ST: If you and I have a disagreement, and we both want to resolve that disagreement, and we sit down collectively with the understanding that we’re going to try to resolve the disagreement, we’re going to get it resolved. But if one side wants to get along and the other side doesn`t, it`s impossible. There`s a certain segment of our faculty members who simply don`t want to get along. I’ve tried almost every way possible. To my knowledge, I’m the only president of Southern Miss who`s agreed to have monthly meetings with the executive members of the Faculty Senate so that I could open the doors of communication. I’m going to keep on trying. I’m not going to stop now. The point is, I have tried to communicate with these people and they won`t hear what I’m saying.

MBJ: On March 13, the Accrediting Committee on Journalism Education recommended that the Southern Miss journalism program be placed on provisional status for a year. Are concerns valid about the program?

ST: No. Obviously, if this administration were repeatedly terminating tenured faculty members, sure, there would be reason for concern. If some accreditation agency begins concerning itself with the initiation of termination procedures for two faculty members when there are 670 here, then something`s wrong with the accreditation process. That`s not a matter they need to be dealing with. They need to be dealing with whether or not the kids are getting the kind of education they deserve.

The accreditation is not going to be an issue in this matter. They’re just trying to throw up things to cause people concern that the general public doesn`t understand. This is a planned effort to cause disruption at our school, and I’m sorry about that but we’ve simply got to keep our focus on the students.

MBJ: Do you believe Southern Miss journalism students are being taught balanced reporting?

ST: Last year, the entire year, the Student Printz wrote about me, and only in the last week of the year did a reporter come over here and ask me a few questions. I don`t have a thing against free speech. For God`s sake, I’m all for it. But I think youngsters ought to be taught to look at and present both sides of an issue, and it concerns me when only one side of the story is being told, and that`s a lot of what`s happening in Hattiesburg, I’m afraid. We can`t say a whole lot because the matter is in the hands of the attorney general now, and I just would like people to wait and see the facts.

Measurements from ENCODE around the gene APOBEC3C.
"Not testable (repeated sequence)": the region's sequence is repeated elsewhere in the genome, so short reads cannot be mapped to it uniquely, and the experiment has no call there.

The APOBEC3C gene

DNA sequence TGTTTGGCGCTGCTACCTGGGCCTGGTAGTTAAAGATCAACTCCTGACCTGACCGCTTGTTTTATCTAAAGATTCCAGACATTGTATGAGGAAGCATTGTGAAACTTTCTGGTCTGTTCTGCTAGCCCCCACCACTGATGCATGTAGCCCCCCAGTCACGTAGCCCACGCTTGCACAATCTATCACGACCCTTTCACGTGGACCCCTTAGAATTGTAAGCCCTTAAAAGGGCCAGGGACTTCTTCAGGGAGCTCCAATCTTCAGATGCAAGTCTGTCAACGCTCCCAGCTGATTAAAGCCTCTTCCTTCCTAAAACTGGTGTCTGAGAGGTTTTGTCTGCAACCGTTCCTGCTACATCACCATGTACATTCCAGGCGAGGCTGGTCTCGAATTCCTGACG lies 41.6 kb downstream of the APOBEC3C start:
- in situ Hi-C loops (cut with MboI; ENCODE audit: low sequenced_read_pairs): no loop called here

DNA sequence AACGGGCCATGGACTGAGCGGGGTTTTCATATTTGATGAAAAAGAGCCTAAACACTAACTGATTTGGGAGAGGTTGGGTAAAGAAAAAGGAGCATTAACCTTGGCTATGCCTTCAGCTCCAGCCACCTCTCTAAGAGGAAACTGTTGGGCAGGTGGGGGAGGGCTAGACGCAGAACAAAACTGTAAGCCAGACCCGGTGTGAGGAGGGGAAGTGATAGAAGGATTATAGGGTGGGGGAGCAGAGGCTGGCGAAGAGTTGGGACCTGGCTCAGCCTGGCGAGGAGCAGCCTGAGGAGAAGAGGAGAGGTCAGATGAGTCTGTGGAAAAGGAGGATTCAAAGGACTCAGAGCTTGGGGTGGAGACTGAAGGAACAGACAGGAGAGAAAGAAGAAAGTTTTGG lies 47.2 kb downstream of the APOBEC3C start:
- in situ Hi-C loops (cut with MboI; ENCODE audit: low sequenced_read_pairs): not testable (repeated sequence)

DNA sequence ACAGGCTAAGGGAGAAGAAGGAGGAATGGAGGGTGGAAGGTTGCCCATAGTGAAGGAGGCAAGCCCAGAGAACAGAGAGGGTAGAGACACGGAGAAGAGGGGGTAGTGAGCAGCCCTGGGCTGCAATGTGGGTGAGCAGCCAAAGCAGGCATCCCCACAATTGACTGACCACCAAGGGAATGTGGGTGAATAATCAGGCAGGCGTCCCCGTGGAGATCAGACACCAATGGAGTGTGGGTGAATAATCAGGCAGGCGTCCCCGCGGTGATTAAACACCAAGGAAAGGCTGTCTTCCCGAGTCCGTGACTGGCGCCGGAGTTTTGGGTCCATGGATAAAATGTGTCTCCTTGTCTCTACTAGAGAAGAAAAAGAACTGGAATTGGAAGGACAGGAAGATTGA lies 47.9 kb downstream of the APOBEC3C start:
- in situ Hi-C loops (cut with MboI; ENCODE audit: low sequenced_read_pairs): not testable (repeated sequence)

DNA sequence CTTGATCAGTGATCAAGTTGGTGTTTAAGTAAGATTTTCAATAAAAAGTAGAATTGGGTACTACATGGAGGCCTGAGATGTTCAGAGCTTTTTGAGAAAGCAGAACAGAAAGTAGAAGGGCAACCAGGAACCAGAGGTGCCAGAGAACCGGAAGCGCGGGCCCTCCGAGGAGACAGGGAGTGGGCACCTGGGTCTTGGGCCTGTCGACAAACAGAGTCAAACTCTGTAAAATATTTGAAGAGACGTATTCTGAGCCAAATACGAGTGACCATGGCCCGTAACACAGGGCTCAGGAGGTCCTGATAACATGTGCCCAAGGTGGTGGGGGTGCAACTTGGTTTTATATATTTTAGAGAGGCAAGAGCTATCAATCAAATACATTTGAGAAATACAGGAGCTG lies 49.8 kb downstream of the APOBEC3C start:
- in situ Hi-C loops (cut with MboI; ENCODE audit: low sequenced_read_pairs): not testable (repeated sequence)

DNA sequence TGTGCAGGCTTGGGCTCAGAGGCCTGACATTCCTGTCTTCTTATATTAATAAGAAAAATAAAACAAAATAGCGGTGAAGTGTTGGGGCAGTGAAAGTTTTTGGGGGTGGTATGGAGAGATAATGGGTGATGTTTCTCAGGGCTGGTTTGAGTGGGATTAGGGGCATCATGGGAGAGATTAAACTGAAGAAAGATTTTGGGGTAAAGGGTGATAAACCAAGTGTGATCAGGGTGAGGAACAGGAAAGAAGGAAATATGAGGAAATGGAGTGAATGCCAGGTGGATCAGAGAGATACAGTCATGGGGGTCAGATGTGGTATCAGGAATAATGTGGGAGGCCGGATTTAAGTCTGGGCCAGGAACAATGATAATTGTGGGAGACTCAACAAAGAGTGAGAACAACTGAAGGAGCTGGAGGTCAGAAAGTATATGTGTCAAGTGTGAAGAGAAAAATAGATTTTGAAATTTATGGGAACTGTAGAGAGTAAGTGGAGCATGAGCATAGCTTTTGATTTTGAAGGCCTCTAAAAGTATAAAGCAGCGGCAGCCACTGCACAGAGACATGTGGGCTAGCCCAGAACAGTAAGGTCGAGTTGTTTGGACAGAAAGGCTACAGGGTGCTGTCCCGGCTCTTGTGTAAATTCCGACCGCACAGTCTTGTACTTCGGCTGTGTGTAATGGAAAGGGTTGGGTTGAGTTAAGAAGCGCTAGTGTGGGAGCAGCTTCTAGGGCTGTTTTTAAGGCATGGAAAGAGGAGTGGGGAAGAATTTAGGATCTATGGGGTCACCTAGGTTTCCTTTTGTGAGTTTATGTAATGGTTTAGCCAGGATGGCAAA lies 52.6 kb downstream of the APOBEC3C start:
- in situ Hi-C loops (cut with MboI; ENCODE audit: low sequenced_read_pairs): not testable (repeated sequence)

MBJ: The story has received a lot of attention, even in the national and international press. Has it caused you concern for the image of Southern Miss and have you considered resigning?

ST: Anything that adversely affects Southern Miss concerns me. This is one reason why I’ve stressed that I’d like to have an open hearing because so much has been made of this. People have a responsibility to hear the facts, the charges, everything. When they do, I think they`ll understand why I had to do what I did. And I would hope the public in America would say, well, if those sorts of things happened on the campus where my children go to school, I’d like to know there was a president who thought enough of that institution to do what he felt was right. I hope responsible people will feel better about Southern Miss after this is over than before. And no, ma’am, I will not resign.

MBJ: What is your top priority as Southern Miss president?

ST: The students of this university. I want people to know that I’m looking at the long-term goals of this university and I want the students to understand that, irrespective of any position I have held at this university, they always have been my top priority – and will continue to be.

Contact MBJ contributing writer Lynne W. Jeter at mbj@thewritingdesk.com.